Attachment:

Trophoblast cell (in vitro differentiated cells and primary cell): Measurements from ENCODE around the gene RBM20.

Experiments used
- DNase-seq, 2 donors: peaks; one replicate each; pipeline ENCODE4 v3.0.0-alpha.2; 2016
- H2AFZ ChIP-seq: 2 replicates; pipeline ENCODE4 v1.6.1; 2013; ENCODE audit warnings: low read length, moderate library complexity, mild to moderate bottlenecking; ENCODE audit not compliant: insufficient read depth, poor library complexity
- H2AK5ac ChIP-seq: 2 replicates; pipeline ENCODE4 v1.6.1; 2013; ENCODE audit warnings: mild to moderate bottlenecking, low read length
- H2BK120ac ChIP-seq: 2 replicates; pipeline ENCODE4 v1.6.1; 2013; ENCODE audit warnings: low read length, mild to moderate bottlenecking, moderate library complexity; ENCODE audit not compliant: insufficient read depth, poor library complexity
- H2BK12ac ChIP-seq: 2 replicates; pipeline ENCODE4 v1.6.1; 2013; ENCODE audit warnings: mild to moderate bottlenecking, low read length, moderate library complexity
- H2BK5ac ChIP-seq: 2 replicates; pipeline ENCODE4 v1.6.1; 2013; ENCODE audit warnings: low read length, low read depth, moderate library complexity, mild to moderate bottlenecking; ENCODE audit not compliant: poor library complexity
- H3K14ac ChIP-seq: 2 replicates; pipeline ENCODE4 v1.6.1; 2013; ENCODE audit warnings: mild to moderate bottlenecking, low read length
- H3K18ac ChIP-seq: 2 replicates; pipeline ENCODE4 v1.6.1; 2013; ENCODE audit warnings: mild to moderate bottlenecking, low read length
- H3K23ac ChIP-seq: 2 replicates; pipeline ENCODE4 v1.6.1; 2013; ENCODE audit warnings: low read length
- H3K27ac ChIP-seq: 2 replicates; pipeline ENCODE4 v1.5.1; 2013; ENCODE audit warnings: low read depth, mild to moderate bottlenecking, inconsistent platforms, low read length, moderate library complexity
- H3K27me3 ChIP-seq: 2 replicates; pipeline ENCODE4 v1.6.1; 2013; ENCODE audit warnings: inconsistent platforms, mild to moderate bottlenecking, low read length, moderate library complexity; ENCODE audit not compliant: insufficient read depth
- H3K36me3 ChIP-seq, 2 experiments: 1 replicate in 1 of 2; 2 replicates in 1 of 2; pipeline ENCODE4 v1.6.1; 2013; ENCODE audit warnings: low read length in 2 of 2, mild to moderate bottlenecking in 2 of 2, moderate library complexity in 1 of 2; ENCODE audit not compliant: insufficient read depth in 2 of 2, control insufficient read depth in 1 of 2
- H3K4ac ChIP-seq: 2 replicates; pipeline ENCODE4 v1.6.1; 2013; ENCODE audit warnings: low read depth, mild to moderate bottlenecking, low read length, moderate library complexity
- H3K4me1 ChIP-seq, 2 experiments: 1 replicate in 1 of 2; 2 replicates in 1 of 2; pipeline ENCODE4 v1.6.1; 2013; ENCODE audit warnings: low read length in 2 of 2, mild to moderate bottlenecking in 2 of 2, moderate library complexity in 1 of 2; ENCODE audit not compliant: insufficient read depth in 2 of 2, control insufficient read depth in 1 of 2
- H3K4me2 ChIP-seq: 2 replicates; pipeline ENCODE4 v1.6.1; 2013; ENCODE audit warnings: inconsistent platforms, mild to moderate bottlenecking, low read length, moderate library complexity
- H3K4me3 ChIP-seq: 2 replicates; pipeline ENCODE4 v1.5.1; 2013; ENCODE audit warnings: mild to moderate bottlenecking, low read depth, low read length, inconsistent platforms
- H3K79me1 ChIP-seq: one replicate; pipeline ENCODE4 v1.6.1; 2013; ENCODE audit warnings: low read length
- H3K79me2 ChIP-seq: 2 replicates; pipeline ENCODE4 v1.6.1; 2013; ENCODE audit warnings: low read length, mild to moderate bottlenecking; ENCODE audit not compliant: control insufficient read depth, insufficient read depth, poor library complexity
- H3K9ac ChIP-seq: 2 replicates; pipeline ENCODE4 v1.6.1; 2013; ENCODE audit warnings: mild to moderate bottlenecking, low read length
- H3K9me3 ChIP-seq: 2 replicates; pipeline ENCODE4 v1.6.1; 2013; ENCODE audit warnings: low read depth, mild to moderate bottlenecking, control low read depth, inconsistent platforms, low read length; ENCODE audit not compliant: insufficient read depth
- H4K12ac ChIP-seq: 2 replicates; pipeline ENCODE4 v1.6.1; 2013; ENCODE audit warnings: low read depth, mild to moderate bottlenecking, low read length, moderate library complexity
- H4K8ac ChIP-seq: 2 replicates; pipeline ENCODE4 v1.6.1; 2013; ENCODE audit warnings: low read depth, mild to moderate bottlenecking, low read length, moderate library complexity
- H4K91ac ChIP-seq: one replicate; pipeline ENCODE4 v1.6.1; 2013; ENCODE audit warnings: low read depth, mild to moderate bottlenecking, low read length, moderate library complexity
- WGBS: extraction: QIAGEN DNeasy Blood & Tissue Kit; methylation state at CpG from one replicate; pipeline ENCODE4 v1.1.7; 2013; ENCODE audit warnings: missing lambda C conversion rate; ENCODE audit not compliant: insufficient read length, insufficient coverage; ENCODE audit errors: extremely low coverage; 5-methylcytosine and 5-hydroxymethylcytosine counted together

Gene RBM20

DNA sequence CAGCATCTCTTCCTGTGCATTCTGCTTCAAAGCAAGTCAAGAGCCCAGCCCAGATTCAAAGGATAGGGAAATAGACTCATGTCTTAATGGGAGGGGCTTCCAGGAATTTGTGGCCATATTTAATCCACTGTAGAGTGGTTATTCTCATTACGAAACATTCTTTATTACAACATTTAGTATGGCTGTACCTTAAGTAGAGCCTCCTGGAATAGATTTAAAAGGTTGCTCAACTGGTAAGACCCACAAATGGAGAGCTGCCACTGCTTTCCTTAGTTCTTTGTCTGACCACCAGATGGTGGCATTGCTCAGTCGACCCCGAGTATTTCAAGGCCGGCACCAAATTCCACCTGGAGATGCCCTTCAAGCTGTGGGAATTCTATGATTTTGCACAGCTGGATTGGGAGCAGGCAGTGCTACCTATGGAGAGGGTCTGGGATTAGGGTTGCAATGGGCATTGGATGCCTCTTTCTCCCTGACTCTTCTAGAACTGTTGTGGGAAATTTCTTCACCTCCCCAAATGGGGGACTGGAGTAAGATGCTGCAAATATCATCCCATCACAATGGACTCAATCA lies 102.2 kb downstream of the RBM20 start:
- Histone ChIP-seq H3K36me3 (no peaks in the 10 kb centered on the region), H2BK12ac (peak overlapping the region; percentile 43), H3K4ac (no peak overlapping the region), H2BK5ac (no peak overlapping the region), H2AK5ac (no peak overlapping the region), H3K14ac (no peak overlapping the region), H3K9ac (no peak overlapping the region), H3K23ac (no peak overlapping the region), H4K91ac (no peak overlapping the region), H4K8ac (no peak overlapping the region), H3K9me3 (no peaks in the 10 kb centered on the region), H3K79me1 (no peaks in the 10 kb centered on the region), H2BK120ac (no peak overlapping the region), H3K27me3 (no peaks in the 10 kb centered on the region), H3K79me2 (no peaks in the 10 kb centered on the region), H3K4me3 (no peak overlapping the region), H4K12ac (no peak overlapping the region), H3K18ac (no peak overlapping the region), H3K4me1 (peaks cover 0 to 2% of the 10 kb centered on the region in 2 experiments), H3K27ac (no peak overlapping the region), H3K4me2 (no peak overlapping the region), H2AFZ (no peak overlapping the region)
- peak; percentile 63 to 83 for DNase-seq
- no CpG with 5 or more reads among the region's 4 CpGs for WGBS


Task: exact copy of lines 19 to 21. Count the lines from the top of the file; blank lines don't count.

- H3K79me1 ChIP-seq: one replicate; pipeline ENCODE4 v1.6.1; 2013; ENCODE audit warnings: low read length
- H3K79me2 ChIP-seq: 2 replicates; pipeline ENCODE4 v1.6.1; 2013; ENCODE audit warnings: low read length, mild to moderate bottlenecking; ENCODE audit not compliant: control insufficient read depth, insufficient read depth, poor library complexity
- H3K9ac ChIP-seq: 2 replicates; pipeline ENCODE4 v1.6.1; 2013; ENCODE audit warnings: mild to moderate bottlenecking, low read length